In addition to the carbon inherent in producing and obtaining the ingredients themselves, the cooking methods traditionally used to make Christmas dinner are often energy intensive. Ovens and hobs use more energy than other kitchen appliances, like microwaves and air-fryers. In fact, Professor Sarah Bridle states that “up to 60 per cent of the climate impact of foods can come from cooking - particularly for the most climate-friendly foods like vegetables, when baked in the oven.”[8]

Uswitch estimated that a traditional Christmas dinner for 4 people would cost £8.14 in energy when cooked using an electric oven and hob, but when the same exact meal is cooked in an air-fryer and microwave the energy would cost £1.94.[9] Practically, you may not be able to cook your whole meal in an air-fryer, but certain elements of the meal could be cooked in different low-energy ways. For example, this article by the BBC suggests a few low-energy cooking methods, from slow-cooking to pressure-cooking.

When cooking vegetables, choosing to use a vegetable steamer, either an electric or stove-top version, is a good option as it means you are cooking multiple layers of vegetables in one go. Finally, to make your cooking more efficient, always put the lids on pans. Cooking with lids on uses 10% less energy than cooking without.[10] Every little bit helps.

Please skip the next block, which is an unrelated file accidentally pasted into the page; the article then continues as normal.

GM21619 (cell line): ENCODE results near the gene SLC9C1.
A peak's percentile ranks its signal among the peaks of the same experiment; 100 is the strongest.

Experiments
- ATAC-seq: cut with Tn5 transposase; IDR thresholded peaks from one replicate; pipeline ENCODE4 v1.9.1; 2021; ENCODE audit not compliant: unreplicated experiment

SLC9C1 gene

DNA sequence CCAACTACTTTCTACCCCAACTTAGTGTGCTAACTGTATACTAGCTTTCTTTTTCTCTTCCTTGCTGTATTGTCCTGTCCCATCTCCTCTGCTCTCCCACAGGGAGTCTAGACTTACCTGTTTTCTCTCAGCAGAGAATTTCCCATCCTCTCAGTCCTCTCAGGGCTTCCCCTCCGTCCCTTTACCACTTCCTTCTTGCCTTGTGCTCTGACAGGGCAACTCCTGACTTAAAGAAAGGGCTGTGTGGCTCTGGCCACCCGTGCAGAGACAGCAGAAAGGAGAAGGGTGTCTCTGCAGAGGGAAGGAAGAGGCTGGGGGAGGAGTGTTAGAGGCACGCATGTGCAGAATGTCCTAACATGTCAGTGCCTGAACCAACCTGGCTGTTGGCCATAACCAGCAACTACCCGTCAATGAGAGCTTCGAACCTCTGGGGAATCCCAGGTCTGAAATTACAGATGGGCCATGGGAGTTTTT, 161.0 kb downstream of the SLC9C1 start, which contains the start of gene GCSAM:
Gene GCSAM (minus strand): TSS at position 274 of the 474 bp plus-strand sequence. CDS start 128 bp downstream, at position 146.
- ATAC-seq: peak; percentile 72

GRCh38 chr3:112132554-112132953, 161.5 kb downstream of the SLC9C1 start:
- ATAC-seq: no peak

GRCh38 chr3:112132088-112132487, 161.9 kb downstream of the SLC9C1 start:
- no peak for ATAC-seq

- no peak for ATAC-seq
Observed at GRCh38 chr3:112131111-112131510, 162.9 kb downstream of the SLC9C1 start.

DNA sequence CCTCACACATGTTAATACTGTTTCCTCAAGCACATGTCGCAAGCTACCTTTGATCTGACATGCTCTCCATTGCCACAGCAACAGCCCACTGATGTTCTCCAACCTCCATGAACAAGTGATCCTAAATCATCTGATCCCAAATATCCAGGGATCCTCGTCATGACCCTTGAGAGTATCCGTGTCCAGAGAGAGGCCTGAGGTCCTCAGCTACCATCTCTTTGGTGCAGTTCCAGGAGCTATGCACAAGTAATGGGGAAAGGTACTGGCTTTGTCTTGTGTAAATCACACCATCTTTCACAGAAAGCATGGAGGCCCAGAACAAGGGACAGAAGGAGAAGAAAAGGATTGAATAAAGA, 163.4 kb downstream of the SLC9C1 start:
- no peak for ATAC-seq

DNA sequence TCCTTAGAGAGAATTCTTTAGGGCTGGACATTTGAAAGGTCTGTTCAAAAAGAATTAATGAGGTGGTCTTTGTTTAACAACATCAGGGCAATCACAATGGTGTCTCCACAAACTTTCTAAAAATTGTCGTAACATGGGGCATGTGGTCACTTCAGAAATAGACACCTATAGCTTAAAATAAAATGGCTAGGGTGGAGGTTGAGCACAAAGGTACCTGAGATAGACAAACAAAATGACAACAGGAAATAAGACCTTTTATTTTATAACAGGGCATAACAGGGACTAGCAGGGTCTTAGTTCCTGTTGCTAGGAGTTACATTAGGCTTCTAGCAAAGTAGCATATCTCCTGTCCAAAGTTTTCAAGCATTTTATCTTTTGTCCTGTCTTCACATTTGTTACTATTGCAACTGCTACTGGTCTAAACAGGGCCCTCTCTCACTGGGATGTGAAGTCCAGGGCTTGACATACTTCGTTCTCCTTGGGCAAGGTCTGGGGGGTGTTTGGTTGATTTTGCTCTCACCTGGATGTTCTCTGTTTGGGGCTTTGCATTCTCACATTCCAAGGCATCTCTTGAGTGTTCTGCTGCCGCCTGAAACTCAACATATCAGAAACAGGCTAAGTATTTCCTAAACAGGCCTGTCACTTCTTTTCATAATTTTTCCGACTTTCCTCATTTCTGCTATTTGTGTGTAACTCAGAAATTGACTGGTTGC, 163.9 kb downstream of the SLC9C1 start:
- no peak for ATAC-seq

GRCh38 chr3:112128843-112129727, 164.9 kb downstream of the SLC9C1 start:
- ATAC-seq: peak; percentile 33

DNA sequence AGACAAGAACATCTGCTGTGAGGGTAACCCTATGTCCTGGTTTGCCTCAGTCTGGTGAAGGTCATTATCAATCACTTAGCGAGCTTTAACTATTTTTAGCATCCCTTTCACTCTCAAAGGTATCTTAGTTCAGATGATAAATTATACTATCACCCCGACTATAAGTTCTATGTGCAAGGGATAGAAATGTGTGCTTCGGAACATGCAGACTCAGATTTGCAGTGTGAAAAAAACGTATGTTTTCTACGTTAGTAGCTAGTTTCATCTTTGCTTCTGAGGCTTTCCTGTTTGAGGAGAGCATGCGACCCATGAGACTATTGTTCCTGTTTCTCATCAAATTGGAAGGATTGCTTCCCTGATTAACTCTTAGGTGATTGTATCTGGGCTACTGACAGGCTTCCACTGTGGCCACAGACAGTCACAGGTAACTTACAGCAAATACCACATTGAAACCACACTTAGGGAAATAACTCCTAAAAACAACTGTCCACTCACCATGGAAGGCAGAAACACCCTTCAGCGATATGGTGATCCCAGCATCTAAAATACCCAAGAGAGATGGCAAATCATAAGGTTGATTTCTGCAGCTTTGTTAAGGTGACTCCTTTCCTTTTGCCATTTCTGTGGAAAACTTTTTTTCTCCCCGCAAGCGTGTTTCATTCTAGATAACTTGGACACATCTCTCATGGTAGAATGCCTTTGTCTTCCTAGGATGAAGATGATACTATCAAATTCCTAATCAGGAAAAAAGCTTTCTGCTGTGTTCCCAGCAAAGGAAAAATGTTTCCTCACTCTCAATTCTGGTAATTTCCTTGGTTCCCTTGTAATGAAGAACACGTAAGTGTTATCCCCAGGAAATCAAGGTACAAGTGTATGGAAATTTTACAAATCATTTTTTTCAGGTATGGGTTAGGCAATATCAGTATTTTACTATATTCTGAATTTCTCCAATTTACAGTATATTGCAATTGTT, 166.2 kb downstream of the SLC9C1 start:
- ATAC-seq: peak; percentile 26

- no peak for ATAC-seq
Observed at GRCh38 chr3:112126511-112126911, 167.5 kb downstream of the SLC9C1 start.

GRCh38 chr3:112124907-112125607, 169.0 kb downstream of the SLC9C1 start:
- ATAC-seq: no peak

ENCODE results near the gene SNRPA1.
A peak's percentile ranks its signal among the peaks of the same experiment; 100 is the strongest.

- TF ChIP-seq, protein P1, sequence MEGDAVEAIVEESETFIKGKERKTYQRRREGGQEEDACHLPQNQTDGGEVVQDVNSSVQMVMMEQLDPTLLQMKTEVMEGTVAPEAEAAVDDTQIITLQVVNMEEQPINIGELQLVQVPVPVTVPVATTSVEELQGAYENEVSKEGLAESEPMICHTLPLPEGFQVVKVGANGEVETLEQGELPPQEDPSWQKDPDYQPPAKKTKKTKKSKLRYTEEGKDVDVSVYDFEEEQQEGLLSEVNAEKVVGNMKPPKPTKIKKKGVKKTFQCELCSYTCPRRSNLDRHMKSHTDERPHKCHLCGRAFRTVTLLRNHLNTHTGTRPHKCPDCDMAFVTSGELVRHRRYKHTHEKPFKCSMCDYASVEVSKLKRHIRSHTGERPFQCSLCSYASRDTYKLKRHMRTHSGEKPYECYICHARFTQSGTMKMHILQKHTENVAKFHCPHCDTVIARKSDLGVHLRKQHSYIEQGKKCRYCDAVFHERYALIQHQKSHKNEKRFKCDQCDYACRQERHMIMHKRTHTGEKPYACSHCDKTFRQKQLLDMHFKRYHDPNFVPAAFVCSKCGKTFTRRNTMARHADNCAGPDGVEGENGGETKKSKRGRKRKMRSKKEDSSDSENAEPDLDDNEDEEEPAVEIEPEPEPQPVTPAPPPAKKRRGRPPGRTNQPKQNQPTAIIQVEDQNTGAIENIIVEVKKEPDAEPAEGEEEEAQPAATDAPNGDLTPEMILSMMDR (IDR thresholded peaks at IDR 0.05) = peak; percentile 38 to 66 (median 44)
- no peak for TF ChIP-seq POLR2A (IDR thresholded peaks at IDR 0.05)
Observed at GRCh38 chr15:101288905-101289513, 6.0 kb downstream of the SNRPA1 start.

Buy and cook appropriate amounts

Limiting the amount of food you are cooking, or gauging this better, will help too, as this MoneyHelper article touches upon. If you know you won’t use leftovers, by cooking less you will waste less, pay less for the fewer ingredients and your meal will likely need less time cooking. Being mindful of your food waste is of vital importance as most food waste goes to landfill, and it releases methane as it breaks down.[11] Shockingly, the UK throws away around 9.5 million tonnes of food waste annually.[12] Giki, a company with the mission of informing people how to live in a more sustainable way, states that “At Christmas in the UK, 2 million turkeys, 5 million Christmas puddings, and 74 million mince pies get disposed of while still edible, causing almost 270,000 tons of food waste.”[13]